Date of Graduation

Summer 2019

Degree

Master of Natural and Applied Science in Agriculture

Department

College of Agriculture

Committee Chair

Arbindra Rimal

Keywords

agriculture, youth organizations, grit, FFA, 4-H, high school organizations, high school involvement

Subject Categories

Agricultural Education

Abstract

This study examined the relationship between the involvement in high school activities, such as FFA and 4-H, and grit or long-term passion and perseverance. In a quantitative approach, respondents (N=501) completed a survey comprised of the Grit-S Scale to determine their level of grit and a self-reporting section on involvement in high school activities, involvement in FFA, and involvement in 4-H. Correlation analyses were conducted to determine if there was a relationship between individual high school activities, overall high school involvement, involvement in FFA, involvement in 4-H, and an individual’s level of grit. Involvement in FFA was found to have a higher positive relationship with grit than any other activity. Independent t-Tests were conducted to determine if a difference in grit existed between those who were involved in FFA compared to those who were not, those involved in 4-H and those who were not, those highly involved in FFA or 4-H compared to those who were lowly involved. Regression Analyses were conducted to determine the influence of various high school activities on grit. The first regression and second models found all three of their individual models to be statistically significant. The third regression found two models to be statistically significant while gender was excluded. The fourth regression found all three models to be statistically significant. Recommendations for further research include conducting the same study with a larger sample of respondents involved in 4-H, conducting it on a larger scale, performing a more longitudinal study of how grit changes over time in an individual, or how organizations teach or build grit to find common themes or practices across organizations.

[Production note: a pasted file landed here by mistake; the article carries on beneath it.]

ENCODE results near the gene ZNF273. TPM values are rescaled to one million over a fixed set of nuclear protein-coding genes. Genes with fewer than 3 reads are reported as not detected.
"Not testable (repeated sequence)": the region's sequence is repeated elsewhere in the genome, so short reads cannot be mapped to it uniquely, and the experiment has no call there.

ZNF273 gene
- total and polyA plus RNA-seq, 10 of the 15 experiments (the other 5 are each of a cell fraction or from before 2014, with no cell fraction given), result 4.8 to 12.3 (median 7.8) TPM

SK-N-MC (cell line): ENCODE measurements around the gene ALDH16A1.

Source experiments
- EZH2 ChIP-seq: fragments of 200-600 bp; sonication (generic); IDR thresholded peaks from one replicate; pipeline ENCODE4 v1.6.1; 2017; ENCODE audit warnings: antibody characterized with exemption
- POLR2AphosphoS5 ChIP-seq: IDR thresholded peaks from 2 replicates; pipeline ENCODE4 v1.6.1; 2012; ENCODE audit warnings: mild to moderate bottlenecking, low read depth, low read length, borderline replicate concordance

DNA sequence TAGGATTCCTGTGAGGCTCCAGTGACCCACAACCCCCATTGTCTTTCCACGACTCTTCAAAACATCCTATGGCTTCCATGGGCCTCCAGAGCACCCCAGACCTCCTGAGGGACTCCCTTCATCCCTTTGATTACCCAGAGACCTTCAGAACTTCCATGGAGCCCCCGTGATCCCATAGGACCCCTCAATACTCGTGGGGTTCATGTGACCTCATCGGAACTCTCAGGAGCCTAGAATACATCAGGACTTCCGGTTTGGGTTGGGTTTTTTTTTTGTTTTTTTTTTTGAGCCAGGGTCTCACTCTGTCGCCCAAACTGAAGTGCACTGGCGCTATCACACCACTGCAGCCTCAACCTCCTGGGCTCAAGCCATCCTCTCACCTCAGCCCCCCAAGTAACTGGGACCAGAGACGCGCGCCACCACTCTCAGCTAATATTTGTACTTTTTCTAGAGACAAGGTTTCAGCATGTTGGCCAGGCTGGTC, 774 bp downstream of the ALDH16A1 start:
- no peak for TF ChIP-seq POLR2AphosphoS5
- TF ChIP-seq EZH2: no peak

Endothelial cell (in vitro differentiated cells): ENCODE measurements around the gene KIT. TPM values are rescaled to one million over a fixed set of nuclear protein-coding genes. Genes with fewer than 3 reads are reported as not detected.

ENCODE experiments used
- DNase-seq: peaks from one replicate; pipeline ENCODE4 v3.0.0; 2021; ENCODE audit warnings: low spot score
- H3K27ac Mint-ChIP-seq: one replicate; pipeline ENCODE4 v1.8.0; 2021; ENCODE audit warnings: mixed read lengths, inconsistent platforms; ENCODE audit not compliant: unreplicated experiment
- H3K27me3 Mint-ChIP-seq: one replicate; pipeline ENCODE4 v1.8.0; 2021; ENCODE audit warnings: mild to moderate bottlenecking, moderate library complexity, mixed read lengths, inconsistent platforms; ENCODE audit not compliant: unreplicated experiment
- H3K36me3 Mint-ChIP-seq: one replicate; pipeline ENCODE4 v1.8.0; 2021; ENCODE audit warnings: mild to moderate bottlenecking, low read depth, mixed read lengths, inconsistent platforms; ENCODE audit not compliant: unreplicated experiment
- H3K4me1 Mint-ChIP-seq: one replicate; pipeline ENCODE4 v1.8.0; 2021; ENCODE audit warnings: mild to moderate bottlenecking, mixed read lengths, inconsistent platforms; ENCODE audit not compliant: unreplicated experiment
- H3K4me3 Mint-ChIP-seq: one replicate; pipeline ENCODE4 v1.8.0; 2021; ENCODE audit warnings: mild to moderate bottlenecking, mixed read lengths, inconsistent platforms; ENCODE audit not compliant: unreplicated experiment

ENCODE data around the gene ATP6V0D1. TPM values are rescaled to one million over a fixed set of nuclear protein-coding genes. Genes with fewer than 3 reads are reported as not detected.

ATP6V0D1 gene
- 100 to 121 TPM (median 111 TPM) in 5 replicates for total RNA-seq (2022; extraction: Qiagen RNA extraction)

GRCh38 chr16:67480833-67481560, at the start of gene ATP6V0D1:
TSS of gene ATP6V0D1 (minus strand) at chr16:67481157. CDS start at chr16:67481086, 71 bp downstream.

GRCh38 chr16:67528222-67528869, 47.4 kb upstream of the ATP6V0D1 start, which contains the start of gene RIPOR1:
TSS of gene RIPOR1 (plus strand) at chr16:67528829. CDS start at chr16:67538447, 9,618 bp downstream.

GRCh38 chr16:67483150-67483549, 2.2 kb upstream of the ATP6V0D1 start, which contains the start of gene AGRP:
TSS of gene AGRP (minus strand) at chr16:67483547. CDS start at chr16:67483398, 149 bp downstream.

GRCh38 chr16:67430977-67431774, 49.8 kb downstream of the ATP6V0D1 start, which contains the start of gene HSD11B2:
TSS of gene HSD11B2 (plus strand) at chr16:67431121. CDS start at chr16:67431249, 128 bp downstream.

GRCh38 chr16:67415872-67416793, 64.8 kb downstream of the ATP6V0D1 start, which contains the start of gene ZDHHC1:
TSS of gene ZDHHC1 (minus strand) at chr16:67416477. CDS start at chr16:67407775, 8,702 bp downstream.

Copyright

© Sarah E. Bishop

Open Access

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